An ice cream truck blasts its festive music in front of Oklahoma Road Middle School in Eldersburg, but an email sent out to parents provides no cause for celebration.
It warns of "an increase in white supremacist behaviors", students drawing swastikas on their papers and some raising their hands in what's referred to as "the heil salute" reminiscent of Nazi Germany.
The message calls on parents to talk to their children, and many believe, for better or worse, that's the best place to start.
"If you do not accept that sort of thing at home, then most likely, not necessarily that it will never happen, but most likely they will not exhibit that type of behavior when they're away from their parents," said Claudia Montgomery of Eldersburg.
Others say children, like some of their parents, have abandoned civility taking their cue from the most powerful leader in the world, President Donald J. Trump.
"Our fearless leader in the White House and the type of behavior that he displayed, and he kind of gives these kids a kind of credence and lets them go with that,” said Al Bimbiras of Winfield, “It's a sad story."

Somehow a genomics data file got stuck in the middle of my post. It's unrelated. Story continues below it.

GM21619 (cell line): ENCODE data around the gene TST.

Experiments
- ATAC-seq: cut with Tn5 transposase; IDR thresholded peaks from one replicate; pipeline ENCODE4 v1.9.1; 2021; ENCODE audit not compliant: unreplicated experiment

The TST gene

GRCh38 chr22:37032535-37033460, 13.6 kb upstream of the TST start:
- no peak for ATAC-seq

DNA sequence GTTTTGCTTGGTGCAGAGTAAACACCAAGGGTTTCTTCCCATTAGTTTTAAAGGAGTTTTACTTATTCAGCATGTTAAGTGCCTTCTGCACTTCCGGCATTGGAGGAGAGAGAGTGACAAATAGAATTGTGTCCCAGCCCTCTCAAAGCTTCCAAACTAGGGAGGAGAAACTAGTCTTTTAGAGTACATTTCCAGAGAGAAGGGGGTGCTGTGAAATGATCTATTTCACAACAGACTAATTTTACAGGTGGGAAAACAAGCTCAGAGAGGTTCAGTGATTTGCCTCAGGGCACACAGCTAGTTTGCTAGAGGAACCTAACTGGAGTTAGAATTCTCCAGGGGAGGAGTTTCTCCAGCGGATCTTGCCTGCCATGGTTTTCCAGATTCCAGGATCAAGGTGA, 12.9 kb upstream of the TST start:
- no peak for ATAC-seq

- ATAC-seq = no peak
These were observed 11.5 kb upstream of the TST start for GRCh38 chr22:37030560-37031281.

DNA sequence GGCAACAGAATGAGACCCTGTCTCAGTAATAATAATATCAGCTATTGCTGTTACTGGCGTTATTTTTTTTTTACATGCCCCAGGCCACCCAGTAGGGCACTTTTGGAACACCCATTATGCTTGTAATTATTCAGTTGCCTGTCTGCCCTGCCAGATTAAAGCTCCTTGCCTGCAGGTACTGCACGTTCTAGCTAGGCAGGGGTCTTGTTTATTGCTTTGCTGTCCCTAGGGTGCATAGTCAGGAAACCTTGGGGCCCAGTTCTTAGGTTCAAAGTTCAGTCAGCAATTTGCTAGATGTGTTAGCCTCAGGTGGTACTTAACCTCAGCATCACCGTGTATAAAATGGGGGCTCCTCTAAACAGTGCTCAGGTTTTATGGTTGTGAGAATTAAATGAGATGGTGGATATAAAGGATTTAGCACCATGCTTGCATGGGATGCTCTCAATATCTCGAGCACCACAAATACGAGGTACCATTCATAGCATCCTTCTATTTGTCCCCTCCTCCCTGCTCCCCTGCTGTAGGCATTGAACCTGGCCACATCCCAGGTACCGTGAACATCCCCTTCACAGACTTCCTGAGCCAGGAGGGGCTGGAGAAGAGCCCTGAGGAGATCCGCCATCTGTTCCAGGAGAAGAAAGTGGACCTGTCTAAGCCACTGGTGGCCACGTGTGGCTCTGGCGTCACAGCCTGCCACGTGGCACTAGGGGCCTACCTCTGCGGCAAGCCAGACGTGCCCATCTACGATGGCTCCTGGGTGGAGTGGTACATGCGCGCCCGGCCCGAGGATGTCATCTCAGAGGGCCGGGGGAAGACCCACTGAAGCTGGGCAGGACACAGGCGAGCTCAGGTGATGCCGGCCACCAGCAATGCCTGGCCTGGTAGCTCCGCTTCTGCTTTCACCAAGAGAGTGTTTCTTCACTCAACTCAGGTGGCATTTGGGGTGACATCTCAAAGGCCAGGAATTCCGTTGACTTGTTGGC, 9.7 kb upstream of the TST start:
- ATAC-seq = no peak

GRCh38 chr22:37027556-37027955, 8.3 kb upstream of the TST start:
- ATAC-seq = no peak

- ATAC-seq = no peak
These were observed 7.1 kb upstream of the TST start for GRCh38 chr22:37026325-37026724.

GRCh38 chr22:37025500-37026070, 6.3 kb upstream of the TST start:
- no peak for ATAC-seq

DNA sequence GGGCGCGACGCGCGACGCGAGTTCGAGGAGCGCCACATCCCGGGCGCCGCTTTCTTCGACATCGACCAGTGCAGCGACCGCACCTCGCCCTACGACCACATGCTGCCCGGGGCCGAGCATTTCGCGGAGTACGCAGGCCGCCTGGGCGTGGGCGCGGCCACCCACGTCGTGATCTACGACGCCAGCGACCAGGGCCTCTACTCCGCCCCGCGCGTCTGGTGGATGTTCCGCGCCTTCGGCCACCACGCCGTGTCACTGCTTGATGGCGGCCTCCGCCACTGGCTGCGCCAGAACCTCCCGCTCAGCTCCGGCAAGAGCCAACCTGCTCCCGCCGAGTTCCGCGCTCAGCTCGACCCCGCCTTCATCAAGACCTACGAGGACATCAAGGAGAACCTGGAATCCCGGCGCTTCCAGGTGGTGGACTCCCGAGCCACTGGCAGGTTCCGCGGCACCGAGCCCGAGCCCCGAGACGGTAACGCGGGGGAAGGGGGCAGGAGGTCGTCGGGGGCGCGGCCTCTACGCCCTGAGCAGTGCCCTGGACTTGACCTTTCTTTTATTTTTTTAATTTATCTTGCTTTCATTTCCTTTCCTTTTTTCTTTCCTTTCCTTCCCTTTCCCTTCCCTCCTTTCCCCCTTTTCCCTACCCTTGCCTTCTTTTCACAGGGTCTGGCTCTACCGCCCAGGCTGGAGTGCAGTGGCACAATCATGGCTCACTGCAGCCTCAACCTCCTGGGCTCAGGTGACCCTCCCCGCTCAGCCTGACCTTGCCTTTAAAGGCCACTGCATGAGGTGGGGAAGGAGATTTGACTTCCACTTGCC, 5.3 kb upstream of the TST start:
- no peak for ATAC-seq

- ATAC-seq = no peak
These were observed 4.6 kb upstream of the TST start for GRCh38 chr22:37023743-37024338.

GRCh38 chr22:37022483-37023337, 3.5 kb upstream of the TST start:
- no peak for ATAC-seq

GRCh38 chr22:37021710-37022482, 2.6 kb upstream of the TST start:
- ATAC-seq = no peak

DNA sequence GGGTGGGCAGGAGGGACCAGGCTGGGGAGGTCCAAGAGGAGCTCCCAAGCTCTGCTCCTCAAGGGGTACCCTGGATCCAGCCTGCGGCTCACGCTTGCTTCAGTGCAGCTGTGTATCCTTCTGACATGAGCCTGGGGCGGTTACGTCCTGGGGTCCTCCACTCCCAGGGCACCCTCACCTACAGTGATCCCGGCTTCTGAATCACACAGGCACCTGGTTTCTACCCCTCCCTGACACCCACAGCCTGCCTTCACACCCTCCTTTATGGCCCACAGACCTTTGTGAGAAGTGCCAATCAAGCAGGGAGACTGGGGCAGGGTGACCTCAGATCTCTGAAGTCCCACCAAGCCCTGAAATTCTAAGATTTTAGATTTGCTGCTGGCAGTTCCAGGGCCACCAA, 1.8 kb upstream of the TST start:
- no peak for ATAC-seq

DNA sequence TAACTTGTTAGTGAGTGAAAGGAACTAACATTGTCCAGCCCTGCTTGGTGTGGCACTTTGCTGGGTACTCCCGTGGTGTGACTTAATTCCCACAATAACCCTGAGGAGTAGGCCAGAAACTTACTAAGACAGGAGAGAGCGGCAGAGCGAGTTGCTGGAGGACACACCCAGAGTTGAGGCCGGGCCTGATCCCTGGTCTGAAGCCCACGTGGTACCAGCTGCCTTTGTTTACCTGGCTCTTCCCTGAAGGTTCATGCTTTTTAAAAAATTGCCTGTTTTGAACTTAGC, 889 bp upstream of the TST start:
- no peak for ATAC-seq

Whatever their story is, the Carroll County Schools Superintendent Stephen Guthrie already sent a message to all students a few months ago when he banned symbols, which could offend others like the Confederate flag and Nazi swastika.
"While we were getting complaints from students who were not only offended. It goes much deeper than offense,” Guthrie said at the time, “They really were losing the ability to do their work. This represented hatred to them."
In the email, parents also learned some students have already received Saturday school as a consequence for their actions and repeated offenses could result in their suspension.
For their part, top school administrators at the district level are withholding any comment.